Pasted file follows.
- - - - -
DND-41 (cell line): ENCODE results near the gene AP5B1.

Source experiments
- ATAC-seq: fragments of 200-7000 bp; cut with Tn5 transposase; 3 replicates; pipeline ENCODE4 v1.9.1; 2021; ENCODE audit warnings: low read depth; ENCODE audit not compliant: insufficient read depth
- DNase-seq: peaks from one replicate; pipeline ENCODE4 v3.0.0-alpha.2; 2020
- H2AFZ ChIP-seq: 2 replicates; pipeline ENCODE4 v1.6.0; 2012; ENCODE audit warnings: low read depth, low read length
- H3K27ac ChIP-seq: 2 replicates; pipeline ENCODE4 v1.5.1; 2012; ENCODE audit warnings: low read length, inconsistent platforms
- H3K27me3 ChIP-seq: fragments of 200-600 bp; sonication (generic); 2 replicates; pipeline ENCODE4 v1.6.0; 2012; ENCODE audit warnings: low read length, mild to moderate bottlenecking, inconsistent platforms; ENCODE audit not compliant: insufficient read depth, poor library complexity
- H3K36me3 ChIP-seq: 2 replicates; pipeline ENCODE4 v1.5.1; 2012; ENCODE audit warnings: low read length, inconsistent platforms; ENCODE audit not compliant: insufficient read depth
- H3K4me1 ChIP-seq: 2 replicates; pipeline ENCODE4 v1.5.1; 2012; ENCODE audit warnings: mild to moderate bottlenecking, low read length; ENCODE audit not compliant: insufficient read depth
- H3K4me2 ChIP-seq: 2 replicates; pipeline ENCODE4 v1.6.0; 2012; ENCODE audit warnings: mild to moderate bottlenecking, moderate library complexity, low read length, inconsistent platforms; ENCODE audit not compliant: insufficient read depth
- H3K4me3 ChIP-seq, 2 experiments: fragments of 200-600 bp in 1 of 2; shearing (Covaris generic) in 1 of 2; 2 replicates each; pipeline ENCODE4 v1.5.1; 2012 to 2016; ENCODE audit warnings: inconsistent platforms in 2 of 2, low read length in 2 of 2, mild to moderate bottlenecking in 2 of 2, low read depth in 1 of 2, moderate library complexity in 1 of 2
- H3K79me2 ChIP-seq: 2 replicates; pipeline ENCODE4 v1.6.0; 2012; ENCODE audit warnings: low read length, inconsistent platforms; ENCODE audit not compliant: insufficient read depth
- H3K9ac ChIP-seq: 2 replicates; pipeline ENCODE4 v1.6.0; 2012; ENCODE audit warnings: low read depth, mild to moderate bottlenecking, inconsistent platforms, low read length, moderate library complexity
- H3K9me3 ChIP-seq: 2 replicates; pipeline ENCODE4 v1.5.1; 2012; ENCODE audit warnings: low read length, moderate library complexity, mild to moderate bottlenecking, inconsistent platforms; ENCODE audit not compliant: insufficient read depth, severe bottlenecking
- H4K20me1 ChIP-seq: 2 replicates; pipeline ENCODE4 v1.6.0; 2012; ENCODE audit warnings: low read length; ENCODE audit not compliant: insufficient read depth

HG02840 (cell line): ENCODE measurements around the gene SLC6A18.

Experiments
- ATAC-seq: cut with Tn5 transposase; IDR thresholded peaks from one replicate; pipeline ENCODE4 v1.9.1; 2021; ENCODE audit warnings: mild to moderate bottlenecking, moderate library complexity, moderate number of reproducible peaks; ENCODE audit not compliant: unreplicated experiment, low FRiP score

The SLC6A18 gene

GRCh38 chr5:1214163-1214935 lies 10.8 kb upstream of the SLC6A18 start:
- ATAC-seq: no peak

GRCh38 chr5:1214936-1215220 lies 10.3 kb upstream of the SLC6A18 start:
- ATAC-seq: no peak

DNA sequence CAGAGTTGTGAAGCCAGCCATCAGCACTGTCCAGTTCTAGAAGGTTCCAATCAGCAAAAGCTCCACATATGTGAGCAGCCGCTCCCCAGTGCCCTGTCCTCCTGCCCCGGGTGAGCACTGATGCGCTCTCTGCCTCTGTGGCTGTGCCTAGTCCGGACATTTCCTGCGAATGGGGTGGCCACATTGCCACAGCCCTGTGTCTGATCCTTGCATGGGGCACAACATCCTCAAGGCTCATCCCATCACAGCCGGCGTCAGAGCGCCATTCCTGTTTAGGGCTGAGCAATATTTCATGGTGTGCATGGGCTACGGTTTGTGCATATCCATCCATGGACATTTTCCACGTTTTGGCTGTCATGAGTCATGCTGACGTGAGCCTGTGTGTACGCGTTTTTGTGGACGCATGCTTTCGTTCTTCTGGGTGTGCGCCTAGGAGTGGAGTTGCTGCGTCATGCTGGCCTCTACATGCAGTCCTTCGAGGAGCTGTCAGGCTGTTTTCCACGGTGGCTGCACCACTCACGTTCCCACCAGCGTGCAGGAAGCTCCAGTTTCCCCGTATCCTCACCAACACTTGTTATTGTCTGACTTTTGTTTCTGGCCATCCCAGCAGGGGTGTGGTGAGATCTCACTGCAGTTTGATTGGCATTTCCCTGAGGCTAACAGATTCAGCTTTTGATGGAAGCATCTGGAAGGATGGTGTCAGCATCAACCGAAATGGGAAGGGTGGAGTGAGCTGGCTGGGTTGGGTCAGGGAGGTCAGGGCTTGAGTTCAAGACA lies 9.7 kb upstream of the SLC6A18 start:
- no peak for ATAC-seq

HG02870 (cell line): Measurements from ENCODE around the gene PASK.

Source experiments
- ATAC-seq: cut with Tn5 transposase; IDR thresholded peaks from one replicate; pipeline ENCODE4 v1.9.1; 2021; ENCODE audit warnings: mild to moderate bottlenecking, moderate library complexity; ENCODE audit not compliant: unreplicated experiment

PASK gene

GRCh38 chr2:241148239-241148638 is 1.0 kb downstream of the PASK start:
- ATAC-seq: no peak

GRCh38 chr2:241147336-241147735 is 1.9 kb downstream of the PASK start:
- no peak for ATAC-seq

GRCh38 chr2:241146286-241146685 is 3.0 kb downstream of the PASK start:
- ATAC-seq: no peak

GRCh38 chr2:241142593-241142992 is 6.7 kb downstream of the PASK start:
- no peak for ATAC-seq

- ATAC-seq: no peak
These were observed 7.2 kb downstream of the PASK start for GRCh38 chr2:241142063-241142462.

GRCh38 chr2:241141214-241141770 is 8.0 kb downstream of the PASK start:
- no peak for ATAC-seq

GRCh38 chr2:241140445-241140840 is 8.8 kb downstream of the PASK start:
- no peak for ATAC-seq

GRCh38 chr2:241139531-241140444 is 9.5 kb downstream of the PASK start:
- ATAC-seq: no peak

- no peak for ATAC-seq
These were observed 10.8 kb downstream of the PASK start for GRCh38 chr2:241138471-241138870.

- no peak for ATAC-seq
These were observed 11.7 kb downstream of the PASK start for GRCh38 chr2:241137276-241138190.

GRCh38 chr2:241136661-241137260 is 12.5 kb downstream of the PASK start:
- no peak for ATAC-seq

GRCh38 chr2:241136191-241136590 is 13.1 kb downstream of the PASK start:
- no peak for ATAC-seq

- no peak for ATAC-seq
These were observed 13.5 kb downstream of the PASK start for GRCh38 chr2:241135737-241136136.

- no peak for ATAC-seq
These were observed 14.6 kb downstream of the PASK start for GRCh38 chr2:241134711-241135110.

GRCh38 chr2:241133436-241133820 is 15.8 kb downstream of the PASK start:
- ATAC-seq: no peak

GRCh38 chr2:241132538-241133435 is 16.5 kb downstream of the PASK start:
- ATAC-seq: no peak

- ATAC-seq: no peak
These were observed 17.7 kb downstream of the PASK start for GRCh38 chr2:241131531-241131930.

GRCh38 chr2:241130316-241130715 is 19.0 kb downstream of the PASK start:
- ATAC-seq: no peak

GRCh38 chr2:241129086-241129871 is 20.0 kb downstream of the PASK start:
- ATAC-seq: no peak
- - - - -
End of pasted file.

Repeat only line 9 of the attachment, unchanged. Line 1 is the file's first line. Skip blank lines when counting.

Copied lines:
- H3K4me1 ChIP-seq: 2 replicates; pipeline ENCODE4 v1.5.1; 2012; ENCODE audit warnings: mild to moderate bottlenecking, low read length; ENCODE audit not compliant: insufficient read depth